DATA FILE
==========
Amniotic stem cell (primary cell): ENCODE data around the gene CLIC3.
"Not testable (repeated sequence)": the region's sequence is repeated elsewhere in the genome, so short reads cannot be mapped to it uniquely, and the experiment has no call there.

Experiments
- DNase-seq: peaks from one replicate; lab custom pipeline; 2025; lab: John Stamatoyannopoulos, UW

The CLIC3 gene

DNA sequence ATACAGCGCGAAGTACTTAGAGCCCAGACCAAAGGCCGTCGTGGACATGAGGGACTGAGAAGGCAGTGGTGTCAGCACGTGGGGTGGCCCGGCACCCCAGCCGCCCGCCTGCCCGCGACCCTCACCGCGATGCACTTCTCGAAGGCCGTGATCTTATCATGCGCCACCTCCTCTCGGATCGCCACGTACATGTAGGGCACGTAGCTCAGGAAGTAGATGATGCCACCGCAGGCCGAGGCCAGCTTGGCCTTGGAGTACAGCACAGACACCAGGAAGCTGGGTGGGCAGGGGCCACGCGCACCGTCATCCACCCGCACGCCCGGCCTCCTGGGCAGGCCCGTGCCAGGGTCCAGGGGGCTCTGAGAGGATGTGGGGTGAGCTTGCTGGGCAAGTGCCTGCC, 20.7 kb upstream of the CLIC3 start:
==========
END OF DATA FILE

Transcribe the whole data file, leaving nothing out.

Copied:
Amniotic stem cell (primary cell): ENCODE data around the gene CLIC3.
"Not testable (repeated sequence)": the region's sequence is repeated elsewhere in the genome, so short reads cannot be mapped to it uniquely, and the experiment has no call there.

Experiments
- DNase-seq: peaks from one replicate; lab custom pipeline; 2025; lab: John Stamatoyannopoulos, UW

The CLIC3 gene

DNA sequence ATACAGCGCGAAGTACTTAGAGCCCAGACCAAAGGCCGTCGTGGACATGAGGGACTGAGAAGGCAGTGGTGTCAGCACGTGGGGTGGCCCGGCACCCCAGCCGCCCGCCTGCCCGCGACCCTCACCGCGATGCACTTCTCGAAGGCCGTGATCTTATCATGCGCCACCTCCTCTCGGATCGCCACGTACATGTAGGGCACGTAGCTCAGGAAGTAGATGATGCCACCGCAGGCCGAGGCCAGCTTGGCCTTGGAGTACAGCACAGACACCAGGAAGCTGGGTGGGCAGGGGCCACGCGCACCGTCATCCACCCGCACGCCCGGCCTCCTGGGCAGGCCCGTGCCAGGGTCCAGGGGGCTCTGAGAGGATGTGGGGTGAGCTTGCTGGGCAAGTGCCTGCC, 20.7 kb upstream of the CLIC3 start: